What is a dental bone graft?

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Bone grafts are commonly used in many areas of medicine including dentistry to replace lost bone throughout the body. Dental bone grafts are done when your jawbone isn’t thick enough or is too soft to have a dental implant.¹

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How long does it take to complete dental bone graft recovery?

What is a bone graft? It can sound frightening, but the procedure is typically simple, and it’s done very frequently. If you need to have dental implants put in to restore missing teeth and there’s not enough bone in your jaw to support the implants then you may need a bone graft to make sure there is enough bone to hold the implant. Or, if you have advanced periodontal disease you may have lost so much of the alveolar ridge bone that supports your teeth that the ridge needs to be restored through a bone graft.²

Dental bone grafts are typically done by oral surgeons. The oral surgeon will remove a small piece of bone from another part of your jaw or from somewhere else in your body and surgically graft it to the existing bone that need to be strengthened. Then you will typically have to wait several weeks for the grafted bone and the existing bone to grow together, strengthening the overall bone and building up the bone so that it can support either an implant or your existing natural teeth.³ Sometimes other materials are used to bolster the existing bone instead of using bone from another part of the body.

The most common type of dental bone graft is called a socket graft. This is a graft that typically is done to help protect your existing jawbone or alveolar ridge bone. If you are missing a tooth or several teeth, your dentist may recommend a socket graft which will help brace up the bone underneath the missing tooth. That way you won’t have a high risk of ongoing bone loss in your jaw from the missing tooth.⁴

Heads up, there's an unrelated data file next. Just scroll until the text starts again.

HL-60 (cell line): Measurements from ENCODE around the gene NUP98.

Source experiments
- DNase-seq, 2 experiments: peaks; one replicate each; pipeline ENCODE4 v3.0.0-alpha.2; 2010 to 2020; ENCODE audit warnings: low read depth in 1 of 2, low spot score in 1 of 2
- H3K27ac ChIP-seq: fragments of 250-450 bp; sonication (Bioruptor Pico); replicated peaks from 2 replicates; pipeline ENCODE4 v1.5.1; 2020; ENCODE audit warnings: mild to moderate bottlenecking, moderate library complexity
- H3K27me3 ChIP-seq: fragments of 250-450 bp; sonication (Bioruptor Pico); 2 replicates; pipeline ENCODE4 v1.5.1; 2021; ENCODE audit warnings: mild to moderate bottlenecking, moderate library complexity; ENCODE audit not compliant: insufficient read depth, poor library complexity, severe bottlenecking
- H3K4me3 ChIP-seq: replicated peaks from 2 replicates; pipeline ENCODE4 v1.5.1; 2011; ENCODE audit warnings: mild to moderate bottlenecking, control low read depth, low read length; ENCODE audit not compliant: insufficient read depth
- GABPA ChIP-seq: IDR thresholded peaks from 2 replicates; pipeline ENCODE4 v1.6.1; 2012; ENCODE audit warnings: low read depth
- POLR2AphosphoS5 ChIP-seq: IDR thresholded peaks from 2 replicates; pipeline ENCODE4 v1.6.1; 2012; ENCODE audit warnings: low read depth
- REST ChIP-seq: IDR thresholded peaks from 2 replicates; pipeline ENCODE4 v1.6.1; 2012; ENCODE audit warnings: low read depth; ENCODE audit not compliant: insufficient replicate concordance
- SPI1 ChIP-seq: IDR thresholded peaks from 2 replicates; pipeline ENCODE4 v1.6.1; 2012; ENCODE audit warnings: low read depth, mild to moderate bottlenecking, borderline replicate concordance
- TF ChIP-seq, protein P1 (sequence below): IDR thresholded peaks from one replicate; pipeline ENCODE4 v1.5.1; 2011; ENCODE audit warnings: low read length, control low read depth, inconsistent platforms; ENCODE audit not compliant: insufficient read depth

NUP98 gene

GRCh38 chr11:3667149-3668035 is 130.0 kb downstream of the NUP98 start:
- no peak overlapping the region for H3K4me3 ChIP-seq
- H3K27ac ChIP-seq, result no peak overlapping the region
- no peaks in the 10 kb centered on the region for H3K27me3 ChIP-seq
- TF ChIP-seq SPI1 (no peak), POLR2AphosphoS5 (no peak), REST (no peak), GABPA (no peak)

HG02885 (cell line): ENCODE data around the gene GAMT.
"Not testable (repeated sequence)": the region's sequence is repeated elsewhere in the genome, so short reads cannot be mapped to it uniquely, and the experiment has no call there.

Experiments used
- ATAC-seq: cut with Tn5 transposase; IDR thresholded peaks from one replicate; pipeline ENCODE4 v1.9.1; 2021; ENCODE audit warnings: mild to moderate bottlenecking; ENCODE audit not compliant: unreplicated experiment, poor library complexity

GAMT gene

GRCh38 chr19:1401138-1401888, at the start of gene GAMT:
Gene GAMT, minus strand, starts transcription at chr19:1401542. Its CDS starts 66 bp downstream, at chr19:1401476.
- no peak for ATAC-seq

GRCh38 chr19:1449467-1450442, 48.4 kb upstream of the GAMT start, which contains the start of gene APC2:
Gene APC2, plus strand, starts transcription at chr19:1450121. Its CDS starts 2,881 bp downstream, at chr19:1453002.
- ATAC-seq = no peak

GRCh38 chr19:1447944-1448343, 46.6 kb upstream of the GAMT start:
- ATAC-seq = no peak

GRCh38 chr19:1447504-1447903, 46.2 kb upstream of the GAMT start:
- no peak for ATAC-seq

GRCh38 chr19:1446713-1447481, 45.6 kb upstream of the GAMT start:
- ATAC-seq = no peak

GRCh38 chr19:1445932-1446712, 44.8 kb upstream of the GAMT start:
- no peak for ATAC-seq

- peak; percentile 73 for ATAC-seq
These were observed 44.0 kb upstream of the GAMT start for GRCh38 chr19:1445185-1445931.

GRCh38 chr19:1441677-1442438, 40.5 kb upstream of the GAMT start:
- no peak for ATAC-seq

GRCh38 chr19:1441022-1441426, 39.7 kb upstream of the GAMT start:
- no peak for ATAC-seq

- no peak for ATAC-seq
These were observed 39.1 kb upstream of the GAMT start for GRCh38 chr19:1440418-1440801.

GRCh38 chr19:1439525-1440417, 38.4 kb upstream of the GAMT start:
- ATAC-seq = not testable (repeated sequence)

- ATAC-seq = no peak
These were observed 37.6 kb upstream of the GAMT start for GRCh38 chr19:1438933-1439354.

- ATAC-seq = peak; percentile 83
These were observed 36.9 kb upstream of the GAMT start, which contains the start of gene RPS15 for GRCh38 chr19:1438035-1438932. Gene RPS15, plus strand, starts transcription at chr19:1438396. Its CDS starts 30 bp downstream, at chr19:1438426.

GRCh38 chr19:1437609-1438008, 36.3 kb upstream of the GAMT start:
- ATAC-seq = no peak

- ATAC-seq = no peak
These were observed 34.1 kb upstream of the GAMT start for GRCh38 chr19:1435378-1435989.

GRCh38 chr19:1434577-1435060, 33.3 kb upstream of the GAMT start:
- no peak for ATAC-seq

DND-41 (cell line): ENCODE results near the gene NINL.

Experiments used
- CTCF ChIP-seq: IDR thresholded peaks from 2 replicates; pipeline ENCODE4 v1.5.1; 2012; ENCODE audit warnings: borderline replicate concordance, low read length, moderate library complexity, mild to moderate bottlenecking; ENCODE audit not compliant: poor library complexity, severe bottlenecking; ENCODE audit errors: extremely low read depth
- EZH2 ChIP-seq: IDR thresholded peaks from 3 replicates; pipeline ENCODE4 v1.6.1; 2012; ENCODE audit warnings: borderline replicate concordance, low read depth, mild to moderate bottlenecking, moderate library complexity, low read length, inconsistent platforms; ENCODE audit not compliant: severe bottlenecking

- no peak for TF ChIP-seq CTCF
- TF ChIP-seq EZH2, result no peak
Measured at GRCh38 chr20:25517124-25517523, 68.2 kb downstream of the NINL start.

A dental bone graft is oral surgery and typically may take several weeks to thoroughly heal. If you are getting the graft done so that you can have implants put in your mouth, you may need to wait several months before you can have the implants installed in your mouth after a dental bone graft. If you have minor bone grating, it can be done at the same time as the implant surgery⁵.

Immediately after the surgery you will typically feel some pain as the aesthetic wears off, and you will likely be given some pain medication by the dentist in case you feel pain over the next few days. But if you take it easy and follow the surgeon’s recommendations you typically feel slight pain if any in the days following the surgery. Many people report some mild discomfort but not pain after a bone graft surgery.

However, you typically would need to be careful about what you eat and some other things while you are recovering. For the first few days after the bone graft, you typically should only be eating soft foods and drink lots of liquids. You typically won’t be able to eat solid food for several days so before your surgery make sure that the house is stocked with healing staples like soup. Make sure the soup is only warm and not hot though. Try to eat cool soft foods like ice cream, yogurt, or pudding and drink plenty of room temperature water or room temperature tea as indicated by your dentist. If your health and diet allows, you may consider protein shakes or protein drinks daily while you are recovering because it will typically be hard for you to get the protein and calories that you need when you’re only able to eat liquids or soft food.⁶

There is no set time for recovery after oral surgery. Factors like your age, your general health, and the extent of the surgery will all typically influence how long it takes your mouth to heal. Your oral surgeon will give you specific instructions for care after you have a dental bone graft. Your surgeon may also give you antibiotics to take for several weeks to prevent any infections after surgery. It’s important to follow your surgeon’s instructions and take any medication that they give you so that you can heal quickly and safely.

Is there pain for two weeks after a dental bone graft?